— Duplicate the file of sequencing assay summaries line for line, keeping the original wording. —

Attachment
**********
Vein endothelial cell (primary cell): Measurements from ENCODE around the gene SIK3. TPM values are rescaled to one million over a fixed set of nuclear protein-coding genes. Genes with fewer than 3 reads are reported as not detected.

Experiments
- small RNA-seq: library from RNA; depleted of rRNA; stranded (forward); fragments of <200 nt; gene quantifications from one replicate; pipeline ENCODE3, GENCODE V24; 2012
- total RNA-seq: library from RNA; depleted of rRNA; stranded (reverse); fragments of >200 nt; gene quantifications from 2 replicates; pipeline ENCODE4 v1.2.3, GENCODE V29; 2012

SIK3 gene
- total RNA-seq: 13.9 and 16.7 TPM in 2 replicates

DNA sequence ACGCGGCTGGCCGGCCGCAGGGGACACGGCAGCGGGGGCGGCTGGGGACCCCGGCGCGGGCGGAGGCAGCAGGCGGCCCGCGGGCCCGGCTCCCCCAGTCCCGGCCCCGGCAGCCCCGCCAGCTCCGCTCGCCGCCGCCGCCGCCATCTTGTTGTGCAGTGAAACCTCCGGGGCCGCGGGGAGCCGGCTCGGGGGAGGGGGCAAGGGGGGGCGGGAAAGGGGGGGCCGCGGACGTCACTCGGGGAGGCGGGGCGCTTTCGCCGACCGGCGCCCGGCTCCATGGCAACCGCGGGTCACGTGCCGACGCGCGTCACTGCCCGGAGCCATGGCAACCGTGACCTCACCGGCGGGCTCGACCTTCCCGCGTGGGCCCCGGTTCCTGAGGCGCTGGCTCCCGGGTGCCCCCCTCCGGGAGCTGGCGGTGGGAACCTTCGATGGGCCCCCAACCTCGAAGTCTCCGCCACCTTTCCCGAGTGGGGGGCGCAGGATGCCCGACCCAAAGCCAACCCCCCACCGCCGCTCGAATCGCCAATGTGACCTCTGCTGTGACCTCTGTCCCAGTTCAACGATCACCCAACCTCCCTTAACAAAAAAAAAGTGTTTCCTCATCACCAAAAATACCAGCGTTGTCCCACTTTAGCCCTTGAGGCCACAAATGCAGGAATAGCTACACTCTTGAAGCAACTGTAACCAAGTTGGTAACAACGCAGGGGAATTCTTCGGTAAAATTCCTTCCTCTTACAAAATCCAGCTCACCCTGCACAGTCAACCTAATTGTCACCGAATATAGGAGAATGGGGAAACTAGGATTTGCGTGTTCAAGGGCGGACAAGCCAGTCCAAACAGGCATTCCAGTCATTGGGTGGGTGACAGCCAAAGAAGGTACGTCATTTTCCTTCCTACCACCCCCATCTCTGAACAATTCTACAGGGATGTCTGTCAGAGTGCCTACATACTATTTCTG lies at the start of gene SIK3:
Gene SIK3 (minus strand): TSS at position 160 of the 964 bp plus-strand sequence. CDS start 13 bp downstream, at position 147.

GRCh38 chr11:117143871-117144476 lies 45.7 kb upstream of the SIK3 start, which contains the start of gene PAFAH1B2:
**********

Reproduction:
Vein endothelial cell (primary cell): Measurements from ENCODE around the gene SIK3. TPM values are rescaled to one million over a fixed set of nuclear protein-coding genes. Genes with fewer than 3 reads are reported as not detected.

Experiments
- small RNA-seq: library from RNA; depleted of rRNA; stranded (forward); fragments of <200 nt; gene quantifications from one replicate; pipeline ENCODE3, GENCODE V24; 2012
- total RNA-seq: library from RNA; depleted of rRNA; stranded (reverse); fragments of >200 nt; gene quantifications from 2 replicates; pipeline ENCODE4 v1.2.3, GENCODE V29; 2012

SIK3 gene
- total RNA-seq: 13.9 and 16.7 TPM in 2 replicates

DNA sequence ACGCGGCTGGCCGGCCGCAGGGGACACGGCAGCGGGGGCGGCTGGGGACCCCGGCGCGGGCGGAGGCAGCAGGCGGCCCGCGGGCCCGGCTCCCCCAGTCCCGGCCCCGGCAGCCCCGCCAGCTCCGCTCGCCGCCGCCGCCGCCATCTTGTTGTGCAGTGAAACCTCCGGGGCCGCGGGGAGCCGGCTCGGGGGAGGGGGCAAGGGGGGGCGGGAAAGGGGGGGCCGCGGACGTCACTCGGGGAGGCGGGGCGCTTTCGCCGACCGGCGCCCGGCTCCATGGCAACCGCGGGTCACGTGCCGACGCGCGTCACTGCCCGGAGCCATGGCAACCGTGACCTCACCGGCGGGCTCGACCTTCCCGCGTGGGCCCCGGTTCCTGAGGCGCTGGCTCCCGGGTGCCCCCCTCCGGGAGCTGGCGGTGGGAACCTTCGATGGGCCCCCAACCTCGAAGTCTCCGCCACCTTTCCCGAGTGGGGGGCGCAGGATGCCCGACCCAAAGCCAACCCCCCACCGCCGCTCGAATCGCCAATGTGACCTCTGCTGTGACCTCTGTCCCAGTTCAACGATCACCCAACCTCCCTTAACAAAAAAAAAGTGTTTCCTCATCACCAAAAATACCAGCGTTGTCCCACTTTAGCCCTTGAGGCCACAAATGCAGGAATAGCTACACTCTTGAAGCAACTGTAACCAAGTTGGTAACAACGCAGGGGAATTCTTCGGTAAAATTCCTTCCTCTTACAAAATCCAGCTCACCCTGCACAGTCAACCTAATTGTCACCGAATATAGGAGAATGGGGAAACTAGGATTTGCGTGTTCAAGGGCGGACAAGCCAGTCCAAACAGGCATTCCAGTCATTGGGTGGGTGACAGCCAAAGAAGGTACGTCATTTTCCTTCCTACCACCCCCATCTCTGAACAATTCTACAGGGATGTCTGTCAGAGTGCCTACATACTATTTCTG lies at the start of gene SIK3:
Gene SIK3 (minus strand): TSS at position 160 of the 964 bp plus-strand sequence. CDS start 13 bp downstream, at position 147.

GRCh38 chr11:117143871-117144476 lies 45.7 kb upstream of the SIK3 start, which contains the start of gene PAFAH1B2: